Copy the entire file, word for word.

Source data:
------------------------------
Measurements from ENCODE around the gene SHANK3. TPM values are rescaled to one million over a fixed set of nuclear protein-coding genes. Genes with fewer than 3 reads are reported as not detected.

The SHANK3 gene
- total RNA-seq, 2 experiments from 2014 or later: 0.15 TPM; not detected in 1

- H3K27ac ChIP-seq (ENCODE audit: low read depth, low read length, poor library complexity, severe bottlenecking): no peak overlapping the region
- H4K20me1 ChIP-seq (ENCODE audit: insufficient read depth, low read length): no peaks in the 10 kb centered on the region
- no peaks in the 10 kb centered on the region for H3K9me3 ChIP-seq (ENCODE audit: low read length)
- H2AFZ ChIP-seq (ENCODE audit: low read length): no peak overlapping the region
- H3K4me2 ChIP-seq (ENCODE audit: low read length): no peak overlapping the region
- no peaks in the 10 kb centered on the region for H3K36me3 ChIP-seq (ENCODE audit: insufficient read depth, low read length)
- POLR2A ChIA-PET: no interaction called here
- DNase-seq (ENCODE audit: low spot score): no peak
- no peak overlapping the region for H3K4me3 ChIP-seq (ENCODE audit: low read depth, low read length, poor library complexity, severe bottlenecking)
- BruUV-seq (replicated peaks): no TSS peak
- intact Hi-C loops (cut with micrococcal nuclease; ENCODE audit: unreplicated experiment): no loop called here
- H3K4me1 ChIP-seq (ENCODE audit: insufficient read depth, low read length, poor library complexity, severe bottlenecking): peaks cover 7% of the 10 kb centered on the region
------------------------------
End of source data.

Measurements from ENCODE around the gene SHANK3. TPM values are rescaled to one million over a fixed set of nuclear protein-coding genes. Genes with fewer than 3 reads are reported as not detected.

The SHANK3 gene
- total RNA-seq, 2 experiments from 2014 or later: 0.15 TPM; not detected in 1

- H3K27ac ChIP-seq (ENCODE audit: low read depth, low read length, poor library complexity, severe bottlenecking): no peak overlapping the region
- H4K20me1 ChIP-seq (ENCODE audit: insufficient read depth, low read length): no peaks in the 10 kb centered on the region
- no peaks in the 10 kb centered on the region for H3K9me3 ChIP-seq (ENCODE audit: low read length)
- H2AFZ ChIP-seq (ENCODE audit: low read length): no peak overlapping the region
- H3K4me2 ChIP-seq (ENCODE audit: low read length): no peak overlapping the region
- no peaks in the 10 kb centered on the region for H3K36me3 ChIP-seq (ENCODE audit: insufficient read depth, low read length)
- POLR2A ChIA-PET: no interaction called here
- DNase-seq (ENCODE audit: low spot score): no peak
- no peak overlapping the region for H3K4me3 ChIP-seq (ENCODE audit: low read depth, low read length, poor library complexity, severe bottlenecking)
- BruUV-seq (replicated peaks): no TSS peak
- intact Hi-C loops (cut with micrococcal nuclease; ENCODE audit: unreplicated experiment): no loop called here
- H3K4me1 ChIP-seq (ENCODE audit: insufficient read depth, low read length, poor library complexity, severe bottlenecking): peaks cover 7% of the 10 kb centered on the region